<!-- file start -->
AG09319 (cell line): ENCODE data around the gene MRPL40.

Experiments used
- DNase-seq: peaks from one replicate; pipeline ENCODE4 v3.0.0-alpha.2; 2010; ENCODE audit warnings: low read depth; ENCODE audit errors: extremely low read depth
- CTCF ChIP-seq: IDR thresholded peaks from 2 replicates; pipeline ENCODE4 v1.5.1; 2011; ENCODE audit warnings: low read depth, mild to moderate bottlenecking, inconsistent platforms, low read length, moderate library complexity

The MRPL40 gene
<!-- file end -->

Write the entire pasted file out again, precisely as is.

AG09319 (cell line): ENCODE data around the gene MRPL40.

Experiments used
- DNase-seq: peaks from one replicate; pipeline ENCODE4 v3.0.0-alpha.2; 2010; ENCODE audit warnings: low read depth; ENCODE audit errors: extremely low read depth
- CTCF ChIP-seq: IDR thresholded peaks from 2 replicates; pipeline ENCODE4 v1.5.1; 2011; ENCODE audit warnings: low read depth, mild to moderate bottlenecking, inconsistent platforms, low read length, moderate library complexity

The MRPL40 gene